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The Marina Industry In 2014


Stamped concrete decks are an easy way to add an architectural detail to you marina

Stamped concrete decks are an easy way to add an architectural detail to your marina facility.

As one year comes to a close and a new year begins, we are often asked “what is your outlook for the coming year for the marina industry” or “what are some of the trends you’re seeing and what can we expect to see more of.”

Although much of our comments are logged by editors and shared in their publications, I thought it worthwhile to share some of our comments directly with our readers…

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Quality Assured. Don’t just take your suppliers word for it.

Posted on by RComstock
ISO Certification

Bellingham Marine is proud to be an ISO registered company with a strong foundation that benefits the health of our company as well as that of our customers.

In a recent focus group, participants were asked how they would choose between similarly capable marina companies when it came to purchasing a new dock system. What would be most important to you? For the participants, quality was the number one determiner followed by value.

Although the group shared a number of strategies they would use to determine the level of quality, some insight into a company’s commitment to quality can gained by seeing if they are quality certified.

For those who want the best value and highest level of quality from their suppliers, an ISO Registered Manufacturer is a good place to start. The program’s independent registrar audit can be a key discriminator of a company’s commitment to quality and action.
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Let’s Get Technical about Freeboard and Live Load Capacity

Live Load Capacity

A floating dock’s live load capacity is basically the amount of weight the dock can hold without sinking.

If you work in the marina industry it is important to understand the difference between freeboard and live load capacity and how the two affect the stability and use of a floating dock.

Freeboard, in simple terms, is the height of a dock’s deck above the water.

Live loads are variable and include all unfixed items on the dock such as people and personal items. Basically live loads are how much weight you want a dock to support without sinking.

The two are related. The more live load placed on the dock the greater affect that extra weight has on how high the dock floats in the water.

This is where the discussion gets more technical. All things float based on the concept that they displace the water they are floating on. Salt water weighs approximately 64 pounds per cubic foot. So if we divide 64 by 12 we get 5.33 pounds, which means, if we’re using round numbers, if 5 pounds of pressure is applied to the top of an object, measuring one square foot, floating in salt water, the object will sink 1 inch.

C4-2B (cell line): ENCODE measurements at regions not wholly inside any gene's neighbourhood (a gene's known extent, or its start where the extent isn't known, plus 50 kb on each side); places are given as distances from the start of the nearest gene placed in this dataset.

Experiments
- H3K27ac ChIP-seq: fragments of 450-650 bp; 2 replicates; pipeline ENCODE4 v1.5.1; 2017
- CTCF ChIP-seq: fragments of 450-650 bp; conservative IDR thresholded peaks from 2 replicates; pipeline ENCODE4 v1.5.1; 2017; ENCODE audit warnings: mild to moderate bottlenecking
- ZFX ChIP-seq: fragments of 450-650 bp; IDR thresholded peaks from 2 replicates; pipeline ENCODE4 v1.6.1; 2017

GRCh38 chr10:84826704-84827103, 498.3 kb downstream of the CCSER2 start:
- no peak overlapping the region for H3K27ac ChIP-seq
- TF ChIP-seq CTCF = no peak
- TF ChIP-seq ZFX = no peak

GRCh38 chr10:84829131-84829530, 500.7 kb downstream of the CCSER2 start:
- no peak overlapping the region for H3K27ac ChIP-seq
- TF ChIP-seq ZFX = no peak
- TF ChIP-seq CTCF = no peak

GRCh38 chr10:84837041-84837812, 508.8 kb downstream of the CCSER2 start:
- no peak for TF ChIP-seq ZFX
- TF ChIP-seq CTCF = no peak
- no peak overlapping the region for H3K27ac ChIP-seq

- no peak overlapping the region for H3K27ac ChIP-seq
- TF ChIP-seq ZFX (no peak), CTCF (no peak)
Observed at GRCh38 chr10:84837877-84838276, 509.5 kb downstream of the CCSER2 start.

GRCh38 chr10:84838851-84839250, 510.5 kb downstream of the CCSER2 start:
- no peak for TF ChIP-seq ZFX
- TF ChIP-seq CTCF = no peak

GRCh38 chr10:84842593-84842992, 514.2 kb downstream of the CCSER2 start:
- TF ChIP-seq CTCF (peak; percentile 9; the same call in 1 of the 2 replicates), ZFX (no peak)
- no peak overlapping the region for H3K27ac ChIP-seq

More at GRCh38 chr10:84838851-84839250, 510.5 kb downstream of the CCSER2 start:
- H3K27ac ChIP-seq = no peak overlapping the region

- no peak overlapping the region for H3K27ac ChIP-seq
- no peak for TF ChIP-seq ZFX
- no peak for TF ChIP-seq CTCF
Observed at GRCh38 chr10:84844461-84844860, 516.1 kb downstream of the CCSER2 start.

With that simple concept in mind, we can show how live load capacity affects the freeboard of the two most common types of floating dock systems. Continue reading →

A Look at Some of the World’s Largest Floating Concrete Ferry & Cruise Terminals

Posted on by RComstock

Over the past 12 months, Bellingham Marine has completed a handful of floating ferry and cruise ship terminals. With so many terminal installations going in worldwide, I thought it worth a closer look at a few of them. Their design showcases some of the most extreme technologies, engineering and design options available in the world of floating platforms and dock systems. Terminal sites are usually more exposed than your typical marina and the loads placed on the docks from heavy foot traffic, complex gangway and railing systems and not to mention large vessels are much greater than in your typical small boat harbor. Thus, the docks are beefy – built extra tough, and are designed to handle extreme conditions.

Stanley Bay Ferry Terminal

Stanley Bay Concrete Floating Ferry Terminal

The floating ferry terminal in Stanley Bay features a dual level freeboard.

Situated in the heart of Auckland, is the new Stanley Bay ferry terminal built for Auckland Transport. The terminal services ferries between downtown Auckland and the North Shore. The terminal’s post-tensioned floating concrete platform, which is used for loading and unloading passengers, measures 4.8 meters (16 ft) wide by 15 meters (49 ft) long. The platform is comprised of five concrete modules – the largest of which is 3.05 meters (10 ft) tall by 4.8 meters (15.7 ft) wide by 3 meters (9.8 ft) long and weighs over 22,000 kg (48,502 lbs). It features a split level deck that steps down from 1.5 meters (5 ft) to 1 meter (3.3 ft). The dual level freeboard allows the floating terminal to accommodate both larger and smaller ferries.